[RPG Review] Bookhounds of London (a Trail of Cthulhu Supplement)

Bookhounds of London by Ken Hite
Available from Pelgrane Press

Bookhounds of London isn’t so much a hardcover supplement for Trail of Cthulhu as a tesseract, a sort of space-time aberrant tear where more information exists between the two covers than the physical space inhabited by the book. In no way could so much dense Cthulhu information exist in such small a space. But then again, this is not just some book. This is a Trail of Cthulhu supplement. It may be warping space time around it preparing for its flight to some far-off alien existence.

So that’s a good thing.

Books go naturally with Cthulhu. After all, Lovecraftian horror is full of fun tomes teaming with terrible ideas which worm their ways into the mind and rip it to shreds. Book selllers and buyers and owners of bookshoppes and librarians and occultists are, also, a natural fit. Who else has the books? Hordes the books? Handles the books? Presented is precisely that: new character templates for book sellers and book agents and book forgers to help the supply and the occasional occultist. But that’s not all! Rules for book stores. Libraries. Book auctions. Book sales. The actual books! Detail on the wear on the books. The bindings of books. Why, there are even more books.

About this time I’d be totally satisfied with the supplement. That’s enough to get up a Cthulhu game centered around the buying, selling, and underground trade in evil books but Bookhounds of London is a strange supplement black hole containing far more information than can be contained in a single supplement. The section on 30s London is thick with NPCs, places, rumors, descriptions, and color plates in the appendix. New cults! Expansions on current cults! New monsters! Even more NPCs for rivals and villains and…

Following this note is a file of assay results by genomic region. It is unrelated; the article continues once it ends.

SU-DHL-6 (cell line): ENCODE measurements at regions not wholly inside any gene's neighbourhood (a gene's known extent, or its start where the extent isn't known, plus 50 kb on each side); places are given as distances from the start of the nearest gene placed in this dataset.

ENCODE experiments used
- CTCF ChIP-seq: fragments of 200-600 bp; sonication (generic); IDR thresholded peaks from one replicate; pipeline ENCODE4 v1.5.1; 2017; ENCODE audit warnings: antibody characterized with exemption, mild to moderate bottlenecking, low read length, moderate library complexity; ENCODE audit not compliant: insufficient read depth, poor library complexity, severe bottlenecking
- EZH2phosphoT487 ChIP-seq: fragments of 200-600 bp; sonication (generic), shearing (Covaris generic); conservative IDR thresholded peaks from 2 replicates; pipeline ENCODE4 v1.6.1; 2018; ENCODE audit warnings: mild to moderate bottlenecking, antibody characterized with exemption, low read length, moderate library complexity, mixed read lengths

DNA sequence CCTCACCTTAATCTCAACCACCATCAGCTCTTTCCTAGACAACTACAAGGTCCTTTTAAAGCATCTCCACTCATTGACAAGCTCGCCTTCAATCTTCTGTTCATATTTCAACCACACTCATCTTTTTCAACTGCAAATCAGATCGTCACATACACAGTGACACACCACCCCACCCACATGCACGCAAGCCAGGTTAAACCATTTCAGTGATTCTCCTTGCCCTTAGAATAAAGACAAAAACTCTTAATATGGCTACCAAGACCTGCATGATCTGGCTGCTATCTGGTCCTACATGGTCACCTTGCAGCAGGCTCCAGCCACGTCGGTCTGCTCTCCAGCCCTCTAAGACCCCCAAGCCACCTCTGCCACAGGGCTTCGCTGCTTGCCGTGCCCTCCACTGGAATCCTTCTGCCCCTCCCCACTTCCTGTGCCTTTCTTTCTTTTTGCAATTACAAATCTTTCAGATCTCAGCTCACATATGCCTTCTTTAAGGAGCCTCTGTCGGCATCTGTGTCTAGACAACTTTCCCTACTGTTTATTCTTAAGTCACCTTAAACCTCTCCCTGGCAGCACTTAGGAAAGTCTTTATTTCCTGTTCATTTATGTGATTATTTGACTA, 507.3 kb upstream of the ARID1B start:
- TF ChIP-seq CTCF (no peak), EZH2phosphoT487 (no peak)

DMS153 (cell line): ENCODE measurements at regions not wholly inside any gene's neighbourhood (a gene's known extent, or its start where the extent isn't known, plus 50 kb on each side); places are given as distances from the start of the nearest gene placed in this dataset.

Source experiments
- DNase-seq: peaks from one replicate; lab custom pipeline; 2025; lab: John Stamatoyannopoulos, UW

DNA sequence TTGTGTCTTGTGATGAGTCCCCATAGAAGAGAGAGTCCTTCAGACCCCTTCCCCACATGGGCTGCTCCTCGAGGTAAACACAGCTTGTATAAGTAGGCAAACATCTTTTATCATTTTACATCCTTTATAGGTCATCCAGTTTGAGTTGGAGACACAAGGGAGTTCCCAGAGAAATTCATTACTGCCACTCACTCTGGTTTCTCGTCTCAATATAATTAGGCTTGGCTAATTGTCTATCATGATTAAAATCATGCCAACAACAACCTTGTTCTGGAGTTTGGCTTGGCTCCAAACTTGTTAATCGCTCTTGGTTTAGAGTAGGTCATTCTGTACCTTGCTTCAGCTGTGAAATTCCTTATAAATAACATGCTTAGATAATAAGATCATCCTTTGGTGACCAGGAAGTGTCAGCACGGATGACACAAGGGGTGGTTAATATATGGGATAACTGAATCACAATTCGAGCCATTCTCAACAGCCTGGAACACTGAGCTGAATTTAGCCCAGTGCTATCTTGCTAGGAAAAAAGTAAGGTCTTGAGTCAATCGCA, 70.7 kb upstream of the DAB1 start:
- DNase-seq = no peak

And then a very lengthy adventure involving Gods and crazy city magic and German witch hunters and sacred ley lines and, oh hell, Jack the Ripper. Maybe. A book, perhaps, is involved. And murder. And creatures from beyond. And a race against time. And other good stuff. Unlike most supplement adventures, the Bookhounds of London adventure (Whitechapel Black-Letter) does not disappoint — it can be run, and it makes a great intro-adventure to a big Bookhounds campaign.

The sign of a decent supplement is one good character idea by the end. A great supplement is three character ideas. Bookhounds of London leaves one with ideas for complete Cthulhu variants, teams of rival book stores, and several complete campaign ideas. And this is from someone who doesn’t run all that many campaigns these days. It’s good stuff.

A few things in specific:

* The new skills are brilliant but the best is the Knowledge. Having a skill representing deep and precise geographical information is a great skill for Investigators. Also, claiming to have the Knowledge on a character sheet is damn awesome.

* Bookhounds allows for building a rivalry with NPCs. This cool game mechanic doesn’t exist in normal Cthulhu where the Investigators go and investigate without too much outside pressure beyond “bad guys wish to chew off their faces.” Rival bookstores and rival book auctions introduces a new and interesting pressure on the group without introducing more cackling evil cultist villains. (Although nothing is wrong with cackling evil cultist villains.)

* One can never have enough cults or monsters.

* The new play styles are interesting — Sordid, Arabesque and Technicolor. Yes, one can fill a game full of horrible relationships or trips to Deepest India or like a movie from the 60s.

* The boxes, callouts, rumors — as good as the original book in quality and variety.

* I love the bundle of PDF+Hard Cover. The bundles make me very happy from a customer perspective.

I heartily recommend Bookhounds of London to anyone who bought Trail of Cthulhu. It does require ToC, but if one has ToC sitting on a shelf, it needs a friend. The quality is spectacular. Buy it, cuddle it, read it, run the games for your friends. Definitely pick up a copy. And I still have no idea how all that information got crammed into 128 pages of text.

Meanwhile, I need to finish working up some notes on a Bookhounds of Leverage, a Bookhounds/Leverage crossover game….